use match, at a cost of a little typing:

 awk 'match($0, /[zb]|ee/) {a[substr($0, RSTART, RLENGTH)]++}
      END{for(i in a)print i, a[i]} <<!
 zzzz
 bbbb
 bbbb
 eeeee
 !
 z 1
 ee 1
 b 2

On the other hand, if ordinary matching using the ~ operator had to set
a variable, then it would degrade overall performance of the language
in two ways: it would introduce the cost of setting a variable every
time ~ is used, implicitly or explicitly, and it would force ~ matches
to do more work. For instance, any RE with Kleene closure can currently
exit the moment the closure is satisfied, but if MP had to be set,
the match would have to continue until the longest match was found.
Given /a[a-z]+z/, there are two matches in abzcdefghijklmnopqrstuvwxyzxy.
A simple boolean match can quit after the third character, but an MP
match must continue until all the letters have been read, and keep
track of the last location where the RE was satisfied.

So, this doesn't strike me as a particularly good idea.
--

Patrick TJ McPhee
East York  Canada



Fri, 02 Jan 2004 21:53:56 GMT  
 is there any burning need for this proposed builtin "MP"?


Quote:


>% Have I stumbled into a suggestion for a useful [g]awk built-in, MP the
>% Matching Part of the current regexp:

>This doesn't provide any additional functionality. For instance, you can
>use match, at a cost of a little typing:

> awk 'match($0, /[zb]|ee/) {a[substr($0, RSTART, RLENGTH)]++}
>      END{for(i in a)print i, a[i]} <<!

As has been pointed out, GAWK now has this feature (TAWK has had it for
quite a while already), but, yes, in the old days, when the world was young
and men were men, we just parsed it out using RSTART and RLENGTH.

In both GAWK and TAWK, this feature (shoving the entire matched part into a
variable) is a natural outgrowth of the feature that allows you to get at
the sub-matches (parenthesized pieces of the reg exp).  I.e., the entire
string is (the analog of) the $0 where the sub-matches are (the analog of)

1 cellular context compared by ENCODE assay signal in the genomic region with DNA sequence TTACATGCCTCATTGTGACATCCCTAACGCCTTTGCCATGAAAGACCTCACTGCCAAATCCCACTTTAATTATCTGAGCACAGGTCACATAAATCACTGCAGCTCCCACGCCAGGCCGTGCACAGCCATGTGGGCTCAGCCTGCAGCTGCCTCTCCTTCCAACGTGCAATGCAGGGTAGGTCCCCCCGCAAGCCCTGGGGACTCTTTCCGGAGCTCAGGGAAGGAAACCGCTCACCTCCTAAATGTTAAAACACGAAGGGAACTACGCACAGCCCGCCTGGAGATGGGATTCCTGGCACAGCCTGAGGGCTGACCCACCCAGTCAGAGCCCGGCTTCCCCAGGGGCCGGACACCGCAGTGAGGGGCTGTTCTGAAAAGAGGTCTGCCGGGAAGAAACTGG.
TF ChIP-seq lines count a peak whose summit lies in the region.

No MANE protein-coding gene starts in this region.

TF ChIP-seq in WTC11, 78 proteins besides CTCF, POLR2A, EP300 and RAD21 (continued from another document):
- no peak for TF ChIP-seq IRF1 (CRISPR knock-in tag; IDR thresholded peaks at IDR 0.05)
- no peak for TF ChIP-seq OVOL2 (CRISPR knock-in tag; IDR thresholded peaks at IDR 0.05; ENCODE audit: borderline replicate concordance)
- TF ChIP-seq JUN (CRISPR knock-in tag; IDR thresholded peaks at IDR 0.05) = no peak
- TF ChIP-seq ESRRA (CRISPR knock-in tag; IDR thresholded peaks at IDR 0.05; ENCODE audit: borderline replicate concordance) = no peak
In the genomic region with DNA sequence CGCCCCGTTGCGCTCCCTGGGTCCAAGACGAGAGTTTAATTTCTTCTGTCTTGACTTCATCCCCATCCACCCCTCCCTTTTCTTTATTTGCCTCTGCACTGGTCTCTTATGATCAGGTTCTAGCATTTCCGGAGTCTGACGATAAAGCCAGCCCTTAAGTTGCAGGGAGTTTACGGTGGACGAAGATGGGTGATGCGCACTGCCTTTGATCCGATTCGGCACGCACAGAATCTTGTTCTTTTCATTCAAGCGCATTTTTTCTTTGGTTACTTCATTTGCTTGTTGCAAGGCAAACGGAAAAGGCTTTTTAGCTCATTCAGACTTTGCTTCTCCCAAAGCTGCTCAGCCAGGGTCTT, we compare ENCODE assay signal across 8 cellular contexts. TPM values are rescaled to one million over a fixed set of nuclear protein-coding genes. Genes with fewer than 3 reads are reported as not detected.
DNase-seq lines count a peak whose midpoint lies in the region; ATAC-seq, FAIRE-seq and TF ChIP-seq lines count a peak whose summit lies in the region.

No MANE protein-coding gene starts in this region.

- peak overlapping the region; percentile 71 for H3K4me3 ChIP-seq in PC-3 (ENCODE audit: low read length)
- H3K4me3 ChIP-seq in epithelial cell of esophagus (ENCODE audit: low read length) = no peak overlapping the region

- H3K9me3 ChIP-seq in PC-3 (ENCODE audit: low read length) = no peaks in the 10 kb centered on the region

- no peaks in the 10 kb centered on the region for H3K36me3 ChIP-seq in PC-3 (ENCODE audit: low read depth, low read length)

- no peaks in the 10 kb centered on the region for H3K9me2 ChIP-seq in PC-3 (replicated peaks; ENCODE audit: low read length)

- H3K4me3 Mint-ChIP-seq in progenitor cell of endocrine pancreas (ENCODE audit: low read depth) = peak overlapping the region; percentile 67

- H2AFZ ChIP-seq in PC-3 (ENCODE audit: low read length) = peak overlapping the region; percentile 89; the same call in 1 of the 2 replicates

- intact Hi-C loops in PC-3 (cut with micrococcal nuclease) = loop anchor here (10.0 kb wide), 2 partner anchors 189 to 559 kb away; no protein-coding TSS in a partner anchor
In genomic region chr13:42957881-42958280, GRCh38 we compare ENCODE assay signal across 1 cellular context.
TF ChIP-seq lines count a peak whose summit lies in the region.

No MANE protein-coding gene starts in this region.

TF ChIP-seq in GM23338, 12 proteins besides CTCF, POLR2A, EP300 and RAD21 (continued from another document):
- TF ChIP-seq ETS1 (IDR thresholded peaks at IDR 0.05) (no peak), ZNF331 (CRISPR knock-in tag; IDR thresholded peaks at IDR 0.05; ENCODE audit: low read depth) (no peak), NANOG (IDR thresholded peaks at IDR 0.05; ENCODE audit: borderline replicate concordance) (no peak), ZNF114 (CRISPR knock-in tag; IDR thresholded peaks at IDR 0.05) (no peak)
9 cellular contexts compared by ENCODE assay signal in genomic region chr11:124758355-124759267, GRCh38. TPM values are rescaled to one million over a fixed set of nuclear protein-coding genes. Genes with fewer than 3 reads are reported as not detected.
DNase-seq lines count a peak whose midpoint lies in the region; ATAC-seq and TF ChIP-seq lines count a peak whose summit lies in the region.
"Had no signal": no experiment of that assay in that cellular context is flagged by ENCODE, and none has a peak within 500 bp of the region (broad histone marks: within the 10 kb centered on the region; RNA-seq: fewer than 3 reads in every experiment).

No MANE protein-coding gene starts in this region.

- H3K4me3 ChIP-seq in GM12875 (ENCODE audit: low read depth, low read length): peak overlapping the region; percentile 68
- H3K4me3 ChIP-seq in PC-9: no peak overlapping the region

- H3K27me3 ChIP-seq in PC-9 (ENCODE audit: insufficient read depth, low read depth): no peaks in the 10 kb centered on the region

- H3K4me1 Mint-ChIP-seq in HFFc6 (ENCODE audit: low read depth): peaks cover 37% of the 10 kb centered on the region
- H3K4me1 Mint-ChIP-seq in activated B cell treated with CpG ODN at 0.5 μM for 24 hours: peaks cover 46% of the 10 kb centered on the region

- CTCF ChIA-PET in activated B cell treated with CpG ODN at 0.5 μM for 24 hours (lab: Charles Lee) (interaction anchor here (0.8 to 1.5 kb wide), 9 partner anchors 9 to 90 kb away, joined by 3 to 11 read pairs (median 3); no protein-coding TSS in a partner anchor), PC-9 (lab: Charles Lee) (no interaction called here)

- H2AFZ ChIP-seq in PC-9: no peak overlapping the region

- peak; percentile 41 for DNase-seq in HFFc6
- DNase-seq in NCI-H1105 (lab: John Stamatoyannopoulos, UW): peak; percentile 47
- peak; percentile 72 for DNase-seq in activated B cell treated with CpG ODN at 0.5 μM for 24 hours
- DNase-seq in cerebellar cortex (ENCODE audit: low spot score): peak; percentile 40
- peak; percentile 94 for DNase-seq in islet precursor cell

the $1, $2, etc.

BTW, GAWK gives you a single array whose contents are the actual strings
matched, whereas TAWK gives you the indices (start, length) into the
original string at which the strings can be found.  The later is slightly
more powerful, at the cost of making you code the substr() yourself.  In
both cases (GAWK & TAWK), the indices of the array are numeric, with 0
corresponding to the entire matched string and 1, 2, ... corresponding to
the nth parenthesized piece.

HTH...



Fri, 02 Jan 2004 23:46:40 GMT  
 is there any burning need for this proposed builtin "MP"?

Quote:
> This doesn't provide any additional functionality. For instance, you can
> use match, at a cost of a little typing:

>  awk 'match($0, /[zb]|ee/) {a[substr($0, RSTART, RLENGTH)]++}
>       END{for(i in a)print i, a[i]} <<!
>  zzzz
>  bbbb
>  bbbb
>  eeeee
>  !
>  z 1
>  ee 1
>  b 2

For this example, you are correct.  But the new match() extension also
provides the sub-expressions that matched - new functionality.

Quote:
> On the other hand, if ordinary matching using the ~ operator had to set
> a variable, then it would degrade overall performance of the language
> in two ways: it would introduce the cost of setting a variable every
> time ~ is used, implicitly or explicitly, and it would force ~ matches
> to do more work. For instance, any RE with Kleene closure can currently
> exit the moment the closure is satisfied, but if MP had to be set,
> the match would have to continue until the longest match was found.
> Given /a[a-z]+z/, there are two matches in abzcdefghijklmnopqrstuvwxyzxy.
> A simple boolean match can quit after the third character, but an MP
> match must continue until all the letters have been read, and keep
> track of the last location where the RE was satisfied.

> So, this doesn't strike me as a particularly good idea.

Yes, it would be a bad idea if implemented as you describe, as it would
slow down all matches.  However, with the enhanced match() function, the
AWK implementation should be able to use fast methods of evaluating the
RE _except_ for when the third argument has been specified by the user.

cheers,
Andrew



Sat, 03 Jan 2004 12:17:56 GMT  
 is there any burning need for this proposed builtin "MP"?

[I wrote]

% > This doesn't provide any additional functionality. For instance, you can
% > use match, at a cost of a little typing:

[...]

% For this example, you are correct.  But the new match() extension also
% provides the sub-expressions that matched - new functionality.

But I wasn't referring to extensions to match().  I was referring to
the suggestion to which I was replying.
--

Patrick TJ McPhee
East York  Canada



Sun, 04 Jan 2004 00:21:17 GMT  
 is there any burning need for this proposed builtin "MP"?
...
Quote:
>In both GAWK and TAWK, this feature (shoving the entire matched part into a
>variable) is a natural outgrowth of the feature that allows you to get at
>the sub-matches (parenthesized pieces of the reg exp).  I.e., the entire
>string is (the analog of) the $0 where the sub-matches are (the analog of)
>the $1, $2, etc.

...

These semantics of parenthesized subexpressions are nice, but without Perl's
ability to use _either_ lazy or greedy closures (not to mention look ahead
assertions), it's a minor improvement.



Mon, 05 Jan 2004 08:31:29 GMT  
 
 [ 9 post ]